Monday February 19, 2018
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Sikh man Detained at Immigration Check In

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Visa application, (representational Image) Wikimedia
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May 14, 2017: Gurmukh Singh had fled persecution in his country and had been in California, United States for nearly two decades after he lost appeal on the latest deportation order made by the U.S. government.

Singh, 47 who is married to Balwinder Kaur, is a father of two US-born daughters. He was taken into custody on Monday by failing to achieve a stay in his case.

In 1998, he sneaked into the United States without a visa via the Mexico border. He later tried to secure religious asylum within the United States but failed to do so. He was later ordered to deport.

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When Singh married his wife who is a US citizen in 2010, he was again surfaced to the deportation case. However this time with the new status of a residency visa.

He was subsequently jailed for five months. The decision proved to be a very difficult time for him and his family. But, after some right activists appealed for his bail he was finally released.

Even though he has been regularly checking with the department of Immigrant and Customs Enforcement, his outcome against the deportation order of 1999 is still pending.

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Alan Lowethal a democratic representative sponsored a private immigration bill last week in an attempt to fix Singh’s immigration status. Singh’s lawyers state that they have filed a request to put the deportation on hold.

Lately, Trump administration’s new laws on tightening the US-Mexico border and boost deportations which have been another major blow to Singh’s case.

The ICE chairperson Virginia Kice says even though America is a country of immigrants, it is a country of laws too.

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On Monday, he told reporters before his check-in that he was afraid of what would happen to his wife, who suffers diabetes, and his daughters, one who is soon headed to college, if he were taken into custody.

“We are completely devastated. This has completely broken us apart, emotionally and physically,” Singh’s 18-year-old daughter Manpreet told AFP.

She said her father has no criminal record, has always paid his taxes and just sought to “live a normal life and feed his family.”

“Watching him emotionally break down is probably the last thing any daughter wants to see,” Manpreet said, her voice breaking.

– By Staff writer at Newsgram

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  • Shashank India

    I was refused a student visa 20 years ago even though i had full funding fellowship about at top 20 univ. even though all my brothers and sisters are US citizens , i never tried to enter USa gain legally and illegally bcuz of the illogical outdated us immigration law which gives preference to fraud ,fake and ilegal immigrants. US somehow prefers itselves to be abused all the time.

  • vedika kakar

    This is utter racism. Nobody should go through this

  • Shashank India

    I was refused a student visa 20 years ago even though i had full funding fellowship about at top 20 univ. even though all my brothers and sisters are US citizens , i never tried to enter USa gain legally and illegally bcuz of the illogical outdated us immigration law which gives preference to fraud ,fake and ilegal immigrants. US somehow prefers itselves to be abused all the time.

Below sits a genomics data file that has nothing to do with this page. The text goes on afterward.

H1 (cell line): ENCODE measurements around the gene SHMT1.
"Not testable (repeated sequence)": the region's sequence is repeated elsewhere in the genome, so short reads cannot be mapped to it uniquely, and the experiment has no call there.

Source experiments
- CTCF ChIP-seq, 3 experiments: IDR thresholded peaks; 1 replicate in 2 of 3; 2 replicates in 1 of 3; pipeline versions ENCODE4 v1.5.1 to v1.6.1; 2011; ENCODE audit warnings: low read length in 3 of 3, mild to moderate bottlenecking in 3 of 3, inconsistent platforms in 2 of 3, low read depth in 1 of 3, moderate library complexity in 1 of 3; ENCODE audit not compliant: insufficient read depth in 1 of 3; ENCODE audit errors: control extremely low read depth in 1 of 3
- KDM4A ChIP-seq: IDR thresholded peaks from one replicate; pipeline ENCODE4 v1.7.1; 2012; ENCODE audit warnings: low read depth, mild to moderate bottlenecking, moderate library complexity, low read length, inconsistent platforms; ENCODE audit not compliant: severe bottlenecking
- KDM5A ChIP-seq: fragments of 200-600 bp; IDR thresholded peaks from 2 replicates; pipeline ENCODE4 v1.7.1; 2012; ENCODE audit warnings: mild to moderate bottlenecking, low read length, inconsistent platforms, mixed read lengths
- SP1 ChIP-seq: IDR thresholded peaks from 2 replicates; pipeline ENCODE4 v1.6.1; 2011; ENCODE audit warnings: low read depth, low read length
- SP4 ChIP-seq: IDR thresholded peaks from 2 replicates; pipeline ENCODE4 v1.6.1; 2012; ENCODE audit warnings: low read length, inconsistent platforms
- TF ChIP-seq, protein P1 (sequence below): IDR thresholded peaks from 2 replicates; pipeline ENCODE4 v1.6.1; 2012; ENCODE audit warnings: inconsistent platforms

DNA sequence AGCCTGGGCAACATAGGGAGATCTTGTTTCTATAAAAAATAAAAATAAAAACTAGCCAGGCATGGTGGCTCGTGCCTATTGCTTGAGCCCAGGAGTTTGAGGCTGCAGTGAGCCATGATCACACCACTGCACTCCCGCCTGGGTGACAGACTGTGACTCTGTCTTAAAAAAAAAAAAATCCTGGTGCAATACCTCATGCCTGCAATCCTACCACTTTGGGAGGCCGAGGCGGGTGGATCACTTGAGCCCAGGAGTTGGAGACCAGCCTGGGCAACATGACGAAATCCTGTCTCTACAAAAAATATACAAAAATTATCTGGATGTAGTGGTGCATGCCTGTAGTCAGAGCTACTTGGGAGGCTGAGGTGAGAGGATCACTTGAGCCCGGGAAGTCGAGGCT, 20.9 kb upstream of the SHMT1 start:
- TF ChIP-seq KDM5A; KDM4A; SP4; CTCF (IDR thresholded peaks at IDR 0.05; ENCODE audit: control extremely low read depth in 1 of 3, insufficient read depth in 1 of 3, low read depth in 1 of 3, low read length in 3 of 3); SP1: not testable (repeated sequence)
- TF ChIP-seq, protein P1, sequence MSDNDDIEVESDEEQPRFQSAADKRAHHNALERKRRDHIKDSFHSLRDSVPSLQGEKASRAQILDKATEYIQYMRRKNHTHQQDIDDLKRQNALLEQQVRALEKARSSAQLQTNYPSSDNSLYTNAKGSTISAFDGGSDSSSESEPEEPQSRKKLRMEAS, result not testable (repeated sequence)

• vedika kakar

    This is utter racism. Nobody should go through this

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Rate of autism in US reduced in the past three years

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Rate of autism in US reduced in the past three yearsRate of autism in US reduced in the past three years
FILE - Colleen Jankovich works with her 11-year-old autistic son, Matthew, in Omaha, Nebraska, May 23, 2014. VOA

Miami, Jan 2, 2018: After more than a decade of steady increase in the rate of children diagnosed with autism in the United States, the rate has plateaued in the past three years, researchers said Tuesday.

The findings were based on a nationwide study in which more than 30,000 parents reported whether their children had been diagnosed with autism spectrum disorder (ASD).

“The estimated ASD prevalence was 2.41 percent among US children and adolescents in 2014-2016, with no statistically significant increase over the three years,” said the research letter by experts at the University of Iowa, published in the Journal of the American Medical Association (JAMA).

The first observation of a plateau was made by a separate group in 2012, when the rate flattened out to 1.46 percent, according to the Autism and Developmental Disabilities Monitoring (ADDM) Network.

Federal health authorities say that means about one in 68 children in the United States have the neurodevelopmental disability, whose causes remain poorly understood.

The ADDM had documented a “continuous increase from 0.67 percent in 2000 to 1.47 percent in 2010.”

The 2.4 percent rate described in the JAMA report translates to one in 47 children, but researchers cautioned that the discrepancy may be explained by “differences in study design and participant characteristics.”

The JAMA report, based on the annual National Health Interview Survey, did not delve into “underlying causes for the findings and cannot make conclusions about their medical significance.”

The U.S. Centers for Disease Control and Prevention also noted a plateau in the autism rate in 2016, but said it was “too soon to know whether ASD prevalence in the United States might be starting to stabilize.” (VOA)

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